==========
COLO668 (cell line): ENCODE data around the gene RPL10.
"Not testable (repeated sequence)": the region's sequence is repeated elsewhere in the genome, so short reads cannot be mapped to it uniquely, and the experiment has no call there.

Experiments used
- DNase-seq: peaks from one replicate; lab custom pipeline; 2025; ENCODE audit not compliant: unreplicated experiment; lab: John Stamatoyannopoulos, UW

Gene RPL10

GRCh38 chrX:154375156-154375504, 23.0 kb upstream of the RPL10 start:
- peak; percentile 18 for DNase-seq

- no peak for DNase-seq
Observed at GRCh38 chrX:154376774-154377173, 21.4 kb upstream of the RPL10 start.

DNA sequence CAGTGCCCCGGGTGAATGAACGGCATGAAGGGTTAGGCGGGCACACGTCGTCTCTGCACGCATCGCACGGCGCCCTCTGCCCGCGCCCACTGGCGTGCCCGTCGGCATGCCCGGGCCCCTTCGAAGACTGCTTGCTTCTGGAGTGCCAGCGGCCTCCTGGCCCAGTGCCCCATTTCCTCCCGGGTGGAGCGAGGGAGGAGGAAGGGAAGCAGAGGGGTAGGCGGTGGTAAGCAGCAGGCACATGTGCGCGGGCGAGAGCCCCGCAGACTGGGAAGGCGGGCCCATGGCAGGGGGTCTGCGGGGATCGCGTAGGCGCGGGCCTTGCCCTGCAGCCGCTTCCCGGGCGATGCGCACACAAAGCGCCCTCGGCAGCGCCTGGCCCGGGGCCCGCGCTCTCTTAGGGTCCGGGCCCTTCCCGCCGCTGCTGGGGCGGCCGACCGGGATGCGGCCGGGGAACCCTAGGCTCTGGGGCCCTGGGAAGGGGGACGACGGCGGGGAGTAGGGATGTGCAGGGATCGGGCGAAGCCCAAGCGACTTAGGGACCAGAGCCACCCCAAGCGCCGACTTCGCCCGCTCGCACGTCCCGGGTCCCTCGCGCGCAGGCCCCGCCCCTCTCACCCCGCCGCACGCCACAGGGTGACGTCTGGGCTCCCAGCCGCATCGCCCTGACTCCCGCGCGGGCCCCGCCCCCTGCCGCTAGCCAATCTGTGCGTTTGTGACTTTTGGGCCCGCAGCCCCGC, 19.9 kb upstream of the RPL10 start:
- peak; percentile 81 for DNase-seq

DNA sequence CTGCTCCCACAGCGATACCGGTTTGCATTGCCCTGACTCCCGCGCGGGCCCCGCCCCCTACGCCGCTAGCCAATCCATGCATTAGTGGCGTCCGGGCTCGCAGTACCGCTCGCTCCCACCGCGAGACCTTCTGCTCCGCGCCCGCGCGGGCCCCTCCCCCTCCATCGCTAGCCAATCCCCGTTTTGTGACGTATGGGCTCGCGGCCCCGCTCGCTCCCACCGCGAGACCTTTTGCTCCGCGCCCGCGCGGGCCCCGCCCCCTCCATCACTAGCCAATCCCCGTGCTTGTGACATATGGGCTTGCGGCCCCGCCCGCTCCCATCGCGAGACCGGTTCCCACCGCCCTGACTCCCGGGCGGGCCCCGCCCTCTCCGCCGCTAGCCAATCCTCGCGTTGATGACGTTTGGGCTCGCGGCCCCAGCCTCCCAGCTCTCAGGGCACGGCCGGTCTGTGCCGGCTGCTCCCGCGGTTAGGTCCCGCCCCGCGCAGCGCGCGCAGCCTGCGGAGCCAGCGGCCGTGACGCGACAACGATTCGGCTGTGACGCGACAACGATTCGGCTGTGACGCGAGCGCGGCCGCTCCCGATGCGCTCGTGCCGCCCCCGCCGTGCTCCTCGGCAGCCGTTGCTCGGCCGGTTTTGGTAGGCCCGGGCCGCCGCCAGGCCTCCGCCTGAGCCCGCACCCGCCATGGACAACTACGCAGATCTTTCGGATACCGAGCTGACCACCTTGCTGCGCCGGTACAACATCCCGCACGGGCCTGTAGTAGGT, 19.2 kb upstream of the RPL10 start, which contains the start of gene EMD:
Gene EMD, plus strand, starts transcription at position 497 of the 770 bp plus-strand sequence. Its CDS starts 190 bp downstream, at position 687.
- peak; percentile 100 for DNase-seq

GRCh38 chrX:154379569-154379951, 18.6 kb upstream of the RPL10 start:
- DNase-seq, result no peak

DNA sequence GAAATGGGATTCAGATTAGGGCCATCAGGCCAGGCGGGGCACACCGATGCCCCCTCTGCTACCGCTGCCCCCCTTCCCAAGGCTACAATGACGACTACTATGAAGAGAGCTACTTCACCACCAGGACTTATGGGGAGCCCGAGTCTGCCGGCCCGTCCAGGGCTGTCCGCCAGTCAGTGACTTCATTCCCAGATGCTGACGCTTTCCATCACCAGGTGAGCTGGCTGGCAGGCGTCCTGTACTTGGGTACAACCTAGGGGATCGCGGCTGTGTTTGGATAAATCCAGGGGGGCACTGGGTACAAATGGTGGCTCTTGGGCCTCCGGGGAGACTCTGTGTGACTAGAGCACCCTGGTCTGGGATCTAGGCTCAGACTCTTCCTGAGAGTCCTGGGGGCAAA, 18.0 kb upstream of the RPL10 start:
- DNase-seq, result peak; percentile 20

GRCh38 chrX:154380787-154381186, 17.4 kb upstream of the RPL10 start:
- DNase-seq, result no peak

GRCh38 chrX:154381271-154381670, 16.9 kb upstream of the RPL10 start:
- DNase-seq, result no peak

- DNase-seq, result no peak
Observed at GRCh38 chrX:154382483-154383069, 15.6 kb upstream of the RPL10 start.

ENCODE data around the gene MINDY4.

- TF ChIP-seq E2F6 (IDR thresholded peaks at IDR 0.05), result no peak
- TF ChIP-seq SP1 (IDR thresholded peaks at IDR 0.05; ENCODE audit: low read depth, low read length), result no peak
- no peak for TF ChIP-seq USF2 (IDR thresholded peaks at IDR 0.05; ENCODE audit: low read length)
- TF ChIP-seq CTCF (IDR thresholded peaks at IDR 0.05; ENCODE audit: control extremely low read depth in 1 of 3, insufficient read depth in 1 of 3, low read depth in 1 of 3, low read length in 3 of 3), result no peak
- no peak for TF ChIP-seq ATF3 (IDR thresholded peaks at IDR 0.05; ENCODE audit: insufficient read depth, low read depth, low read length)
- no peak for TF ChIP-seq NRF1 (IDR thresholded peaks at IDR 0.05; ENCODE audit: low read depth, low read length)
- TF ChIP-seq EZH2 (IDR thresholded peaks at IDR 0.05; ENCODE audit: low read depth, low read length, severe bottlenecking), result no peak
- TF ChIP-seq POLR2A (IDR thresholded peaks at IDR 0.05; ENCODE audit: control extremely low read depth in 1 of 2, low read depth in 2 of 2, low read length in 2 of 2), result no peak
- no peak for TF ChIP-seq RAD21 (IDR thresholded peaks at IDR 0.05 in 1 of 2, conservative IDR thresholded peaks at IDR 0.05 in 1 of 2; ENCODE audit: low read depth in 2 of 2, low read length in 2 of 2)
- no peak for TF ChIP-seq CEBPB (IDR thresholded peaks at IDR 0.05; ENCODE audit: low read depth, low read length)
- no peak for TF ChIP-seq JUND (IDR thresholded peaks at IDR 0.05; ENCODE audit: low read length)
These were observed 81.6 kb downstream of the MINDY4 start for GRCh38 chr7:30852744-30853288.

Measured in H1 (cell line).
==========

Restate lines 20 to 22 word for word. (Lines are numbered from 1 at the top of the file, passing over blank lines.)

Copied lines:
- DNase-seq, result no peak

GRCh38 chrX:154381271-154381670, 16.9 kb upstream of the RPL10 start:
- DNase-seq, result no peak